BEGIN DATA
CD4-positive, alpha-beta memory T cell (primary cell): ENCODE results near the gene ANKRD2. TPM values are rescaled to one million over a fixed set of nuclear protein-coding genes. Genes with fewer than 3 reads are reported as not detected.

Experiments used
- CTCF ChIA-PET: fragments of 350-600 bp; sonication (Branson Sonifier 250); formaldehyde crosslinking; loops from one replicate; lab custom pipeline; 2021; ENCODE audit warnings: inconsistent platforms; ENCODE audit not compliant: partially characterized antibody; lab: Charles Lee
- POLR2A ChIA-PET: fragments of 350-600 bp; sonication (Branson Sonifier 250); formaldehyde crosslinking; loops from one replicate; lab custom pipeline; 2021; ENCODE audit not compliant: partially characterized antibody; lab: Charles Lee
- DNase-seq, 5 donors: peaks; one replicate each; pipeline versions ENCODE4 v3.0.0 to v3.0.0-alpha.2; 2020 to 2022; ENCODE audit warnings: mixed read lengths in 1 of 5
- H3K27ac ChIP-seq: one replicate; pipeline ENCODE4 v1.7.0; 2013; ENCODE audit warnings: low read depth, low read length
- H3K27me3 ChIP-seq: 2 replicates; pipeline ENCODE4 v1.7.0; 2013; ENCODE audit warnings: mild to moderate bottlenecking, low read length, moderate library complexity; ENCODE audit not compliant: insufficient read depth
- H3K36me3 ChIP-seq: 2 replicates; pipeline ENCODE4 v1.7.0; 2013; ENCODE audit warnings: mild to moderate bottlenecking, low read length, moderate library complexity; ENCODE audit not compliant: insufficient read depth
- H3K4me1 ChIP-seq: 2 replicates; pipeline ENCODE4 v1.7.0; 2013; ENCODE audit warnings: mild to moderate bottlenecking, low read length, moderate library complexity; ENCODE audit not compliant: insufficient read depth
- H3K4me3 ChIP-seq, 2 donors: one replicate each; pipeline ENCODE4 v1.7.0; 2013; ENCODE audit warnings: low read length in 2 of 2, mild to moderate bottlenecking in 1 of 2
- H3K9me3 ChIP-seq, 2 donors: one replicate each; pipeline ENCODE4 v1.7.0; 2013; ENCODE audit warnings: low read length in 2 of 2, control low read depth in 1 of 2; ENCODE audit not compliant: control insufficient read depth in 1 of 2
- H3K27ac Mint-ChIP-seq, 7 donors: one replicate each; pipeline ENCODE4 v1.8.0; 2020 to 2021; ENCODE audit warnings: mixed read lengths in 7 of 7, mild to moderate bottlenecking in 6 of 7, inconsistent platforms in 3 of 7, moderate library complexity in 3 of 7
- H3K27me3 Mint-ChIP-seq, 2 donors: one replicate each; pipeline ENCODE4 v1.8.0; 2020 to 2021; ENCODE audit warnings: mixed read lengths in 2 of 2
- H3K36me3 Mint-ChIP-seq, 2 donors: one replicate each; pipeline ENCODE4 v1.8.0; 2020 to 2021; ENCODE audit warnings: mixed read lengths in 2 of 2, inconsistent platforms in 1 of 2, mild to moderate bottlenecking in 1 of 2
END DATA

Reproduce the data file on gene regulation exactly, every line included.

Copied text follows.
CD4-positive, alpha-beta memory T cell (primary cell): ENCODE results near the gene ANKRD2. TPM values are rescaled to one million over a fixed set of nuclear protein-coding genes. Genes with fewer than 3 reads are reported as not detected.

Experiments used
- CTCF ChIA-PET: fragments of 350-600 bp; sonication (Branson Sonifier 250); formaldehyde crosslinking; loops from one replicate; lab custom pipeline; 2021; ENCODE audit warnings: inconsistent platforms; ENCODE audit not compliant: partially characterized antibody; lab: Charles Lee
- POLR2A ChIA-PET: fragments of 350-600 bp; sonication (Branson Sonifier 250); formaldehyde crosslinking; loops from one replicate; lab custom pipeline; 2021; ENCODE audit not compliant: partially characterized antibody; lab: Charles Lee
- DNase-seq, 5 donors: peaks; one replicate each; pipeline versions ENCODE4 v3.0.0 to v3.0.0-alpha.2; 2020 to 2022; ENCODE audit warnings: mixed read lengths in 1 of 5
- H3K27ac ChIP-seq: one replicate; pipeline ENCODE4 v1.7.0; 2013; ENCODE audit warnings: low read depth, low read length
- H3K27me3 ChIP-seq: 2 replicates; pipeline ENCODE4 v1.7.0; 2013; ENCODE audit warnings: mild to moderate bottlenecking, low read length, moderate library complexity; ENCODE audit not compliant: insufficient read depth
- H3K36me3 ChIP-seq: 2 replicates; pipeline ENCODE4 v1.7.0; 2013; ENCODE audit warnings: mild to moderate bottlenecking, low read length, moderate library complexity; ENCODE audit not compliant: insufficient read depth
- H3K4me1 ChIP-seq: 2 replicates; pipeline ENCODE4 v1.7.0; 2013; ENCODE audit warnings: mild to moderate bottlenecking, low read length, moderate library complexity; ENCODE audit not compliant: insufficient read depth
- H3K4me3 ChIP-seq, 2 donors: one replicate each; pipeline ENCODE4 v1.7.0; 2013; ENCODE audit warnings: low read length in 2 of 2, mild to moderate bottlenecking in 1 of 2
- H3K9me3 ChIP-seq, 2 donors: one replicate each; pipeline ENCODE4 v1.7.0; 2013; ENCODE audit warnings: low read length in 2 of 2, control low read depth in 1 of 2; ENCODE audit not compliant: control insufficient read depth in 1 of 2
- H3K27ac Mint-ChIP-seq, 7 donors: one replicate each; pipeline ENCODE4 v1.8.0; 2020 to 2021; ENCODE audit warnings: mixed read lengths in 7 of 7, mild to moderate bottlenecking in 6 of 7, inconsistent platforms in 3 of 7, moderate library complexity in 3 of 7
- H3K27me3 Mint-ChIP-seq, 2 donors: one replicate each; pipeline ENCODE4 v1.8.0; 2020 to 2021; ENCODE audit warnings: mixed read lengths in 2 of 2
- H3K36me3 Mint-ChIP-seq, 2 donors: one replicate each; pipeline ENCODE4 v1.8.0; 2020 to 2021; ENCODE audit warnings: mixed read lengths in 2 of 2, inconsistent platforms in 1 of 2, mild to moderate bottlenecking in 1 of 2